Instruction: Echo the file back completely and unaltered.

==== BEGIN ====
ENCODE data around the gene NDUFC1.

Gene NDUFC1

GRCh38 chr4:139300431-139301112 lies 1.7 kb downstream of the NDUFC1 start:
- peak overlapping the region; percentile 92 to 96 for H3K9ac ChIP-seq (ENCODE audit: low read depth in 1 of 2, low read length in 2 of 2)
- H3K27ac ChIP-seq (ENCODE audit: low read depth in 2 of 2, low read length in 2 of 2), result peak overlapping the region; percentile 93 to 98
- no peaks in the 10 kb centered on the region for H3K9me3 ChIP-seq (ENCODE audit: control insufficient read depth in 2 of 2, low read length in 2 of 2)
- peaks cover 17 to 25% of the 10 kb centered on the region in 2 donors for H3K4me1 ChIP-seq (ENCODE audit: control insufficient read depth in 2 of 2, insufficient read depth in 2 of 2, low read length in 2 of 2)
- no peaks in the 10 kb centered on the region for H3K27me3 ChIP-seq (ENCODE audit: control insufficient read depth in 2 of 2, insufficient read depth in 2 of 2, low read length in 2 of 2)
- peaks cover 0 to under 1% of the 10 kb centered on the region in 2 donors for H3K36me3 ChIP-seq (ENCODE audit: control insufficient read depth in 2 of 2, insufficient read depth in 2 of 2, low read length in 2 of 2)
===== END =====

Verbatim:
ENCODE data around the gene NDUFC1.

Gene NDUFC1

GRCh38 chr4:139300431-139301112 lies 1.7 kb downstream of the NDUFC1 start:
- peak overlapping the region; percentile 92 to 96 for H3K9ac ChIP-seq (ENCODE audit: low read depth in 1 of 2, low read length in 2 of 2)
- H3K27ac ChIP-seq (ENCODE audit: low read depth in 2 of 2, low read length in 2 of 2), result peak overlapping the region; percentile 93 to 98
- no peaks in the 10 kb centered on the region for H3K9me3 ChIP-seq (ENCODE audit: control insufficient read depth in 2 of 2, low read length in 2 of 2)
- peaks cover 17 to 25% of the 10 kb centered on the region in 2 donors for H3K4me1 ChIP-seq (ENCODE audit: control insufficient read depth in 2 of 2, insufficient read depth in 2 of 2, low read length in 2 of 2)
- no peaks in the 10 kb centered on the region for H3K27me3 ChIP-seq (ENCODE audit: control insufficient read depth in 2 of 2, insufficient read depth in 2 of 2, low read length in 2 of 2)
- peaks cover 0 to under 1% of the 10 kb centered on the region in 2 donors for H3K36me3 ChIP-seq (ENCODE audit: control insufficient read depth in 2 of 2, insufficient read depth in 2 of 2, low read length in 2 of 2)